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Gardner v. McQueen

United States District Court, E.D. Michigan, Southern Division

January 13, 2017

MATILDA BROWN GARDNER, Plaintiff,
v.
CORRECTIONS OFFICER McQUEEN and COUNSELOR JONES, Defendants.

          ORDER DENYING THE MOTION FOR INJUNCTIVE RELIEF AND DISMISSING THIS CASE WITHOUT PREJUDICE

          VICTORIA A. ROBERTS UNITED STATES DISTRICT JUDGE

         I. Introduction

         This matter came before the Court on plaintiff Matilda Brown Gardner's “Memorandum of Law in Support of Plaintiff's Motion for a Temporary Restraining Order and Preliminary Injunction.” Plaintiff is a state prisoner at the Women's Huron Valley Correctional Facility in Ypsilanti, Michigan. Although there is no caption on the face of her motion, Plaintiff indicates in the body of the motion that she is suing a corrections officer named McQueen and a corrections counselor named Mrs. Jones.

         Plaintiff alleges that the defendants have deprived her of access to the Federal District Court by confiscating her legal papers and transcripts, depriving her of paper, pencils, and envelopes, and denying her an adequate amount of time in the prison law library to conduct legal research. She claims that: the continuous deprivation of constitutional rights constitutes irreparable harm; she will be foreclosed from filing a timely habeas corpus petition and having her habeas petition heard on the merits if she is not granted relief; she is likely to succeed on the merits of her claim; and the grant of relief will serve the public interest. She seeks writing supplies, copying and mailing privileges, and adequate time in the law library.

         II. Discussion

         The Court recently granted Plaintiff permission to proceed without prepayment of the filing fee for this action. See ECF No. 8. Pursuant to the Prison Litigation Reform Act of 1996, federal district courts must screen an indigent prisoner's case and dismiss the case if it is frivolous, malicious, fails to state a claim for which relief can be granted, or seeks monetary relief from a defendant who is immune from such relief. 28 U.S.C. §§ 1915(e)(2)(B) and 1915A; Flanory v. Bonn, 604 F.3d 249, 252 (6th Cir. 2010); Smith v. Campbell, 250 F.3d 1032, 1036 (6th Cir. 2001). A pleading is frivolous if it lacks an arguable basis in law or in fact, Neitzke v. Williams, 490 U.S. 319, 325 (1989), and it “is subject to dismissal for failure to state a claim if the allegations, taken as true, show the plaintiff is not entitled to relief.” Jones v. Bock, 549 U.S. 199, 215 (2007).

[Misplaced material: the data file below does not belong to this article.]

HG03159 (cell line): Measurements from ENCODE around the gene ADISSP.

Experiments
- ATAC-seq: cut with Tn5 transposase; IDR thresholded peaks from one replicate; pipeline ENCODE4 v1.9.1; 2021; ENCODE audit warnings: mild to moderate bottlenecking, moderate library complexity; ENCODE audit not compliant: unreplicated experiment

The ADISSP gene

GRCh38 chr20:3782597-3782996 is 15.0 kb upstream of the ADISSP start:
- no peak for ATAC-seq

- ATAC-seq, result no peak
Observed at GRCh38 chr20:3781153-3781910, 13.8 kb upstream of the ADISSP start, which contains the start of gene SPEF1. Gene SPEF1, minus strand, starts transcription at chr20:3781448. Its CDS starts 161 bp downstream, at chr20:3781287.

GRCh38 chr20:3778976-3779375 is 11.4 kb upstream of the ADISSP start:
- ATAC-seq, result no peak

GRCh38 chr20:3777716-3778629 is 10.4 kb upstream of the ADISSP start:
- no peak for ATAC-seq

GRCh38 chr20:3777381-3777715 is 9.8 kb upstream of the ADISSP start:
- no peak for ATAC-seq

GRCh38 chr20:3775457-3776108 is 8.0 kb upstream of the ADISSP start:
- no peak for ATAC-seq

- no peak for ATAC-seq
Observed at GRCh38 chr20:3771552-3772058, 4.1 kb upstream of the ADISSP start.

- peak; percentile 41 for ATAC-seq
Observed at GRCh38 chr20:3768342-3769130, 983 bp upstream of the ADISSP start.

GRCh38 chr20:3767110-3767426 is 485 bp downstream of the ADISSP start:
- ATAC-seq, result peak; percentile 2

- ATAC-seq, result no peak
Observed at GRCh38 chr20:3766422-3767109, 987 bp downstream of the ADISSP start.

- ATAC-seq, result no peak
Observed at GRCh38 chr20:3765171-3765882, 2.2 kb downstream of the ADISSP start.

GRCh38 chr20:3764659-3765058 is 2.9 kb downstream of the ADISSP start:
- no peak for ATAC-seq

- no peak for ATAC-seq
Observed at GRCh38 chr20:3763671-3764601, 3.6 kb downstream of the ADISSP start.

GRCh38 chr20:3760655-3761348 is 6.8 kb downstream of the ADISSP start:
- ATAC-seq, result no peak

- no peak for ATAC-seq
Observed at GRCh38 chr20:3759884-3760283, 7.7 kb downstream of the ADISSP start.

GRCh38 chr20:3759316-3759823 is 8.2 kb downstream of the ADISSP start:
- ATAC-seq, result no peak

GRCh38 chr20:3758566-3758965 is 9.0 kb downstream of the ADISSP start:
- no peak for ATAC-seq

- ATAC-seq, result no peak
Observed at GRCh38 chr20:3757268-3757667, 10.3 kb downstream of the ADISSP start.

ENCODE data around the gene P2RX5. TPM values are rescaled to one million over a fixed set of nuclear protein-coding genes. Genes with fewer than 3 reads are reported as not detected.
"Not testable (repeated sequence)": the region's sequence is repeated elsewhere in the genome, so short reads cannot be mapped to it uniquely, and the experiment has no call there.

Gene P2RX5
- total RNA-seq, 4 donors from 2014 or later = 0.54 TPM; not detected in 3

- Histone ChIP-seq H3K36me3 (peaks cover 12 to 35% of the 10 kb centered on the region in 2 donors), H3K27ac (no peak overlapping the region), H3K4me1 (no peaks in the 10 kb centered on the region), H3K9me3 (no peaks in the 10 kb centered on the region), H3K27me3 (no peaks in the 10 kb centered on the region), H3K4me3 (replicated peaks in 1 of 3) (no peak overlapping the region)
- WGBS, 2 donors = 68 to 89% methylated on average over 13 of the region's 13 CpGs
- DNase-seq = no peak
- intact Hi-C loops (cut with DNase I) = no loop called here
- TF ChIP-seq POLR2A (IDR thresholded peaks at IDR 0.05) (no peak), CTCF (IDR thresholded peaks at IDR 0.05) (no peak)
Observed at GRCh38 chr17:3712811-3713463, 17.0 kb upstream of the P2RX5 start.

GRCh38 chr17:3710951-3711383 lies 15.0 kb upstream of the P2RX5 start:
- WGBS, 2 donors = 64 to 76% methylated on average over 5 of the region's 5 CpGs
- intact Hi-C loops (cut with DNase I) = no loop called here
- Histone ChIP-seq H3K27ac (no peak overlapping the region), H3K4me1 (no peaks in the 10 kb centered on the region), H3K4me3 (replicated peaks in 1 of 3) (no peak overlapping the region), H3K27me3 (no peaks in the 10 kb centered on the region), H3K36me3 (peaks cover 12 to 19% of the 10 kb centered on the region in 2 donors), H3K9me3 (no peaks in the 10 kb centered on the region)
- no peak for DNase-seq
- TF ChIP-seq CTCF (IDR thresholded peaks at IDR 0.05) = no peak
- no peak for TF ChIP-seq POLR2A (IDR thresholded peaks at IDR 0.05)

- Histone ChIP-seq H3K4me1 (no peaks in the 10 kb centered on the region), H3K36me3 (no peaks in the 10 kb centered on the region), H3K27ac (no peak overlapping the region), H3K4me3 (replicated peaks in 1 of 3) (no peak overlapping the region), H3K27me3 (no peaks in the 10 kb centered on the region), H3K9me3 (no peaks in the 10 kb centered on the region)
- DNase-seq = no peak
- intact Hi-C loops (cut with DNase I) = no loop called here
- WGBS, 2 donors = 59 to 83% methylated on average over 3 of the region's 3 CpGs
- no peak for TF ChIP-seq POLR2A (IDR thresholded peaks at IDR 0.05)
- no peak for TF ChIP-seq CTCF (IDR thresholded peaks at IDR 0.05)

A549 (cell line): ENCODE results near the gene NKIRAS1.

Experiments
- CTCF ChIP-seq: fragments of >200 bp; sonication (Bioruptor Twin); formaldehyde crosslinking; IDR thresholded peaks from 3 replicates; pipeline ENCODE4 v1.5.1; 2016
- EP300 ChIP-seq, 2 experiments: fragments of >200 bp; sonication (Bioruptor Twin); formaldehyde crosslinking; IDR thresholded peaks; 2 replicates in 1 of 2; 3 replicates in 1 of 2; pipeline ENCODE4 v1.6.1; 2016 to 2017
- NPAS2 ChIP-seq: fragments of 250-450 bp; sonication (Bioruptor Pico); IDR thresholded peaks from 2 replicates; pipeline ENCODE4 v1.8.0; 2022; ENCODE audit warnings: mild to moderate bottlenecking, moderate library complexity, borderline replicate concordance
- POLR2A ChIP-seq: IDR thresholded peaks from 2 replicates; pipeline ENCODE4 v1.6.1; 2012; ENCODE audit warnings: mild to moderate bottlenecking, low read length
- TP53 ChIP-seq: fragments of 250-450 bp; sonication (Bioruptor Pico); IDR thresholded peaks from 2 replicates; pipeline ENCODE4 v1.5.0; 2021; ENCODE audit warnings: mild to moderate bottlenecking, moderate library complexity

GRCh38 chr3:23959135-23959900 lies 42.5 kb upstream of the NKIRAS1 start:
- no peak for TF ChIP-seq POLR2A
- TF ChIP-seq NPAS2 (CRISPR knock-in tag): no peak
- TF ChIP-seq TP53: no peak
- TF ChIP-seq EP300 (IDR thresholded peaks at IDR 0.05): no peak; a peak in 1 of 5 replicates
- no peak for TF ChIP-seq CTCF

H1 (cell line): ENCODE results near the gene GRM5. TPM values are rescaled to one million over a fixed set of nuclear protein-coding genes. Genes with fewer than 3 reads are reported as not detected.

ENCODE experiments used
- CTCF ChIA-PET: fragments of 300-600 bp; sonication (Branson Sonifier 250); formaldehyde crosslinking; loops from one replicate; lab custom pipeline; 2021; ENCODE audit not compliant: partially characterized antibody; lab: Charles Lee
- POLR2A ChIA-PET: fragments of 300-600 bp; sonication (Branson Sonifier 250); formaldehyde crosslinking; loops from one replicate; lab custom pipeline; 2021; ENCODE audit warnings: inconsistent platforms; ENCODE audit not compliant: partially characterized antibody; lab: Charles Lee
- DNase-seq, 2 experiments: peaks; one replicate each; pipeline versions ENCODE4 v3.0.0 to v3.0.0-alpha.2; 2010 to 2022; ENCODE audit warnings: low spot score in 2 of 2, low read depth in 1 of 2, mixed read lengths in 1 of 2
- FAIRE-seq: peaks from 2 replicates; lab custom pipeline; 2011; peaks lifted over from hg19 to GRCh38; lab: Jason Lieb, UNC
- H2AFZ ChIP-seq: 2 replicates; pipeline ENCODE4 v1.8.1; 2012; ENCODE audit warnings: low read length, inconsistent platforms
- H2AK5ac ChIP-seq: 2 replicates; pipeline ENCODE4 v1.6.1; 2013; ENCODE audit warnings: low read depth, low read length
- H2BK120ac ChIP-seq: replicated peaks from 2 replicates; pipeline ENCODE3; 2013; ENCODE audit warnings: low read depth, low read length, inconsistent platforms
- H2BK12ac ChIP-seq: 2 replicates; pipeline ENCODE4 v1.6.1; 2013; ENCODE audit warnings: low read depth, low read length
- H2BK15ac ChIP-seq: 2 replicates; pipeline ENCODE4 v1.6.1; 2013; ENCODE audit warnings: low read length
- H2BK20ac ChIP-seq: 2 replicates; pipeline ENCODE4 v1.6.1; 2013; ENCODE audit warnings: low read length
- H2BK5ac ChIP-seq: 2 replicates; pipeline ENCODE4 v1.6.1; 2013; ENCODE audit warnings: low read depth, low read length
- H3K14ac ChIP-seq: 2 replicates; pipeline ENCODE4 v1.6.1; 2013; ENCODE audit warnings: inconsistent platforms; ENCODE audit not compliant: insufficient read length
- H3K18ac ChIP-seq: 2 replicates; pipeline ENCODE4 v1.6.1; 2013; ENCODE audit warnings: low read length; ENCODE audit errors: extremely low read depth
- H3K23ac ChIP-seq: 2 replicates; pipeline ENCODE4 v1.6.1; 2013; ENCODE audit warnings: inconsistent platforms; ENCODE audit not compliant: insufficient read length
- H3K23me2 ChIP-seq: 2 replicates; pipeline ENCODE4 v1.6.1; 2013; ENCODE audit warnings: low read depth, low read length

Plaintiff's action is frivolous because she states that she is bringing a civil rights action under the habeas corpus statute. The two types of cases (civil rights and habeas) are fundamentally different. “[T]he essence of habeas corpus is an attack by a person in custody upon the legality of that custody, and . . . the traditional function of the writ [of habeas corpus] is to secure release from illegal custody.” Preiser v. Rodriguez, 411 U.S. 475, 484 (1973). In contrast, a civil rights action under 42 U.S.C. “§ 1983 action is a proper remedy for a state prisoner who is making a constitutional challenge to the conditions of [her] prison life, but not to the fact or length of [her] custody.” Id. at 499.

         Although Plaintiff's motion is more akin to a civil rights action than a habeas petition, she cites the federal removal statute in her motion. The statute provides that, generally, “any civil action brought in a State court of which the district courts of the United States have original jurisdiction, may be removed by the defendant or the defendants, to the district court of the United States for the district and division embracing the place where such action is pending.” 28 U.S.C. § 1441(a). Plaintiff has not identified any pending action in state court that could be removed to this Court.

         Furthermore, if Plaintiff's intent was to commence an original action in this Court, she should have filed a complaint, because the proper way to commence a civil action in federal court is to file a complaint. See Fed. R. Civ. P. 3 (“A civil action is commenced by filing a complaint with the court.”). Federal district courts possess authority to dismiss an action when a plaintiff fails to comply with the Federal Rules of Civil Procedure. Fed.R.Civ.P. 41(b); Schafer v. City of Defiance Police Dep't., 529 F.3d 731, 736 (6th Cir. 2008) (citing Knoll v. AT&T, 176 F.3d 359, 362-63 (6th Cir.1999)).

“This measure is available to the district court as a tool to effect management of its docket and avoidance of unnecessary burdens on the tax-supported courts and opposing parties.” Id. at 363 (brackets and internal quotation marks omitted). A district court therefore “must be given substantial discretion in serving these tasks.” Id.

Id.

         Although the allegations of a pro se litigant are held to less stringent standards than formal pleadings drafted by lawyers, Haines v. Kerner, 404 U.S. 519, 520 (1972),

the lenient treatment generally accorded to pro se litigants has limits. Jourdan v. Jabe, 951 F.2d 108, 110 (6th Cir. 1991). Where, for example, a pro se litigant fails to comply with an easily understood court-imposed deadline, there is no basis for ...

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